Benji Jones in Vox:
Plastic recycling doesn’t work, no matter how diligently you wash out your peanut butter container. Only about 15 percent of plastic waste is collected for recycling worldwide, and of that, about half ends up discarded. That means just 9 percent of plastic waste is recycled.
The rest — some 91 percent of all plastic waste — ends up in landfills, incinerators, or as trash in the environment. One report estimated that 11 million metric tons of plastic trash leaked into the ocean in 2016, and that number could triple by 2040 as the global population rises and lower-income countries develop. Plastic is now simply everywhere: at the deepest depths of the ocean, on the tallest mountains, in hundreds of species of wildlife, and even in human placentas. It’s hard to imagine meaningful solutions to a problem of such epic proportions. Campaigns to ban things like plastic straws almost seem like a joke when compared to the staggering amounts of waste produced by everything else we use — including the plastic cups those straws go in.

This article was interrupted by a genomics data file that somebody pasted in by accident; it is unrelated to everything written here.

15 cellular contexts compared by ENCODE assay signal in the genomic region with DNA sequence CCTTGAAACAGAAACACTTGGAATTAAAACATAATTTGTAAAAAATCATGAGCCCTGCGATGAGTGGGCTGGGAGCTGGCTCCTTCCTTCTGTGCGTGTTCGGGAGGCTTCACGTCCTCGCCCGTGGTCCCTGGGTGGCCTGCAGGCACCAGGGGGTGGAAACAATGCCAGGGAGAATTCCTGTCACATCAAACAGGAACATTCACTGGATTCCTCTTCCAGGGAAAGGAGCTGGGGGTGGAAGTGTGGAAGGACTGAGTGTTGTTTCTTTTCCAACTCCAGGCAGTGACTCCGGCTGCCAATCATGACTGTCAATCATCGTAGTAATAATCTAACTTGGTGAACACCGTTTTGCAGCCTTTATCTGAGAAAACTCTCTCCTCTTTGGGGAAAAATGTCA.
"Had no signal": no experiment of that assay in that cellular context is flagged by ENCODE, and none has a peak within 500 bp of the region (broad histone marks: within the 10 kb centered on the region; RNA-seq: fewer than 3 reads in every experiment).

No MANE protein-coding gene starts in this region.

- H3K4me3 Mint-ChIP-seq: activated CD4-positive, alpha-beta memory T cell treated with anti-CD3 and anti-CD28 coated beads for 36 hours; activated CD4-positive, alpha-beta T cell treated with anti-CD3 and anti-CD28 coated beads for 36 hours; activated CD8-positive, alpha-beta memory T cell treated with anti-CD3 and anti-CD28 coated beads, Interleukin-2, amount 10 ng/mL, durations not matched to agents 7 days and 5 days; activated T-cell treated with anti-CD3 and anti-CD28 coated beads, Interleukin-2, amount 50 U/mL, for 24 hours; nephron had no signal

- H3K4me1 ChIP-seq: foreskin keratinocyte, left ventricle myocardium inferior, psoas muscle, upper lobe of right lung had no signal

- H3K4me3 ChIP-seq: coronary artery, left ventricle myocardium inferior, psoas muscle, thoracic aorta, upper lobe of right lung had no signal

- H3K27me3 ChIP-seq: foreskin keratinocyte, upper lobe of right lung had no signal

Now, however, there might actually be a reason to feel hopeful. Late last year, world leaders, scientists, and advocates started working on a global, legally binding treaty under the United Nations to end plastic waste. The second round of negotiations concluded last week in Paris with a plan to produce an initial draft of the deal.